Crash Course Pizza

Sure, pizza was born in Naples, but it’s become as American as apple pie, or perhaps even more so – a recent study found that almost half of Americans eat pizza weekly. Over the years, the beloved dish has evolved into myriad styles ranging from classic Neapolitan Margherita pies to regional takes like the ubiquitous New York slice and the knife-and-fork affair known as Chicago deep dish. Whether you’re determined to make restaurant-quality pizza at home or just looking to pop a frozen pie into the oven to enjoy on your sofa (we won’t judge), this is your guide to the perfect pie.

1. Pizza didn’t become popular in the U.S. until the 1940s.

Variations of pizza can be traced back to the Roman Empire, but what we have come to know as the dish today was invented in Naples in 1889. Legend has it that the Margherita was first crafted by pizzaiolo (pizza maker) Raffaele Esposito in honor of the visiting Queen Margherita of Savoy. To celebrate the colors of the Italian flag, his pizza featured mozzarella (white), basil (green) and tomato (red). The first pizzeria in the U.S. is thought to have opened in New York City in the first decade of the 20th century. The dish continued to grow in popularity after World War II, when veterans returning from Italy brought an appetite for pizza home to the states. Decades later, the dish is ubiquitous.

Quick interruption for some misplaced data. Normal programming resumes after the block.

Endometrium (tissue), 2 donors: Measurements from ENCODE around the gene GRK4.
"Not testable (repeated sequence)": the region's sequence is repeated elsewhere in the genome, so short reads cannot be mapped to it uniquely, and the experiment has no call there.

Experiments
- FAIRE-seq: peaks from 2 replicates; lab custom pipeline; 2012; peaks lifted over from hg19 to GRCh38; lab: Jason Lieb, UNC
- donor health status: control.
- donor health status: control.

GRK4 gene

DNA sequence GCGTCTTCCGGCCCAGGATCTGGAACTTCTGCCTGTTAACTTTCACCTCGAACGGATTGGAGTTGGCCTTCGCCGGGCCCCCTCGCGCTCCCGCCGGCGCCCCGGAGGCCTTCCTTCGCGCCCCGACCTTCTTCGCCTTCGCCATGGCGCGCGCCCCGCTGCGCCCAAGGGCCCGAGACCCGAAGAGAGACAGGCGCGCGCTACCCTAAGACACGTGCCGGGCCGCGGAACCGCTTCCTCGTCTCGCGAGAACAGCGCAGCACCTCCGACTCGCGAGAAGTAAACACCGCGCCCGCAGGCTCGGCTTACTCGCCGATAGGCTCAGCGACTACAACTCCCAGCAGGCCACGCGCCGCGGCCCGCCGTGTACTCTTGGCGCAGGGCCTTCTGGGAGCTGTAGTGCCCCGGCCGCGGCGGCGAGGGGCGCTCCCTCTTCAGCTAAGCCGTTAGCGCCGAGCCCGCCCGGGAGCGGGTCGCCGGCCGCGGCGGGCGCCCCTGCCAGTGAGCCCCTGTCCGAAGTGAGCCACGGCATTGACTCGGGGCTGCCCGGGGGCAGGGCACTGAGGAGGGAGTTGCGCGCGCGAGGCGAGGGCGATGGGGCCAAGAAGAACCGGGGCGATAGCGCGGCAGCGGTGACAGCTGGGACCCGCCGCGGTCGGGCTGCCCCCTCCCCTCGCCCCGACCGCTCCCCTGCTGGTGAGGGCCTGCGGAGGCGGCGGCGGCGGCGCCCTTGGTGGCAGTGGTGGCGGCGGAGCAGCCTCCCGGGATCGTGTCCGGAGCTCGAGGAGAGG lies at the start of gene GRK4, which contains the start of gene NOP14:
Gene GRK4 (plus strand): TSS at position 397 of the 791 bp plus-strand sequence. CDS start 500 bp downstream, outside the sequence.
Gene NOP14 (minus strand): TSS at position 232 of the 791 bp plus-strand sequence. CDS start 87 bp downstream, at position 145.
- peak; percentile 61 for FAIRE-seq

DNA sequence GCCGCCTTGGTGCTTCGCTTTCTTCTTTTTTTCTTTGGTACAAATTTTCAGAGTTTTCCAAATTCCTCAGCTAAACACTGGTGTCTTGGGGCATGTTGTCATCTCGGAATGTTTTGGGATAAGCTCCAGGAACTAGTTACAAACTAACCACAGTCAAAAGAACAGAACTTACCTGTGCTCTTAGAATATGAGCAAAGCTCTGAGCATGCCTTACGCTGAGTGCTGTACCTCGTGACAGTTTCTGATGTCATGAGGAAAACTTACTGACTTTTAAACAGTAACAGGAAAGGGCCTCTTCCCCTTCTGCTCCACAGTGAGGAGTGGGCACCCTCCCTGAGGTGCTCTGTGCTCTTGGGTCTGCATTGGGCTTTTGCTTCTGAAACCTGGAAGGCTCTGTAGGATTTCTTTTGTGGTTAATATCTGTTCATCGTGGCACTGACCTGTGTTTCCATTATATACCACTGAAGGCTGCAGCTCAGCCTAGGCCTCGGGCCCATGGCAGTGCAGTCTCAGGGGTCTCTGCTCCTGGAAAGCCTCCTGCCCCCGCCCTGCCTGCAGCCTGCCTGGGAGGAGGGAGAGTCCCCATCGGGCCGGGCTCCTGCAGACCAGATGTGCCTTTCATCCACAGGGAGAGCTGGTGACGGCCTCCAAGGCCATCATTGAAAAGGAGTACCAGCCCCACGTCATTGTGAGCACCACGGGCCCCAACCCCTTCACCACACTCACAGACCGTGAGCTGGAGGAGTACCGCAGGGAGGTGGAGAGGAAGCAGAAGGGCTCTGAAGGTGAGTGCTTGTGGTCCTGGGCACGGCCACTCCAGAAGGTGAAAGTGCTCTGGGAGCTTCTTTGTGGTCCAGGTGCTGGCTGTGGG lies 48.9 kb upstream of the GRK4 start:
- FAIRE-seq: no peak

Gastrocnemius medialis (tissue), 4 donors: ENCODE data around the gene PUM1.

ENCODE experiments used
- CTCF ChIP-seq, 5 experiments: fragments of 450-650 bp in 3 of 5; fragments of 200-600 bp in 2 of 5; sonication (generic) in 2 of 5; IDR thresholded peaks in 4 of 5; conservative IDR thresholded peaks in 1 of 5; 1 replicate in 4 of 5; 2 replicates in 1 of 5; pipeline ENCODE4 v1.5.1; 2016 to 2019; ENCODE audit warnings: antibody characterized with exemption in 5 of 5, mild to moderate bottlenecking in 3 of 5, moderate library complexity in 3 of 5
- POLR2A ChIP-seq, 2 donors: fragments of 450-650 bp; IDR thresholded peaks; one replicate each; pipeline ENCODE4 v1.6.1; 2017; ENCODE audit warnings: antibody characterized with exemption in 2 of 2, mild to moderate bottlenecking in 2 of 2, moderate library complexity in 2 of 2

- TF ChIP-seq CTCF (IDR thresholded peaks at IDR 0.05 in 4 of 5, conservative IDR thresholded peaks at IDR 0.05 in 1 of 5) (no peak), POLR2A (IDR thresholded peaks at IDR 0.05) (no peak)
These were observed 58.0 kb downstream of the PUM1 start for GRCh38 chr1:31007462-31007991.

2. Styles vary widely by region.

From cracker-thin pizzas to thick, cheesy pan pies, pizza may look – and taste – totally different depending on your zip code. Grab a slice and study up on these regional styles.

3. Quality homemade pizza requires the right tools.

Ready to become a pizza pro? First, make sure you’ve got the right equipment. We tapped Taylor Hamilton, pizzaiolo at Union Loafers in St. Louis, to share his must-have tools.

Pizza Stone


“A quality stone is a must for good pizza at home – unless you’re making pan pizza, which can be equally delicious. Look for a thicker, rectangular stone that will fit your oven, and avoid any of the thin, circular ones they sell in grocery stores. They’re cheap and bound to crack.”

Pizza Scraper


“In pizzerias, we usually use putty scrapers like you’d find at the hardware store in lieu of dough scrapers. They’re finer, flexible, more durable and can double as a bench scraper when cutting and shaping dough.”

Digital Scale

Digital Scale

“A digital scale is essential for making good dough. Always use recipes by weight rather than volume, and weigh your dough when dividing into balls for consistency.”



“A peel is a definite plus, but if you don’t have one, simply make your pizza on parchment paper and use a sheet tray to slide it into the oven. Results are the same and it eliminates the factor of your pizza sticking to the peel and becoming misshapen.”

Pizza Cutter

Pizza Cutter

“Don’t forget the pizza cutter – scissors are no fun.”

4. Yes, you can grab a quality local pie in the freezer section.

Want pizza in a pinch? Next time you’re browsing the frozen-foods aisle, keep an eye out for these locally made frozen pizzas.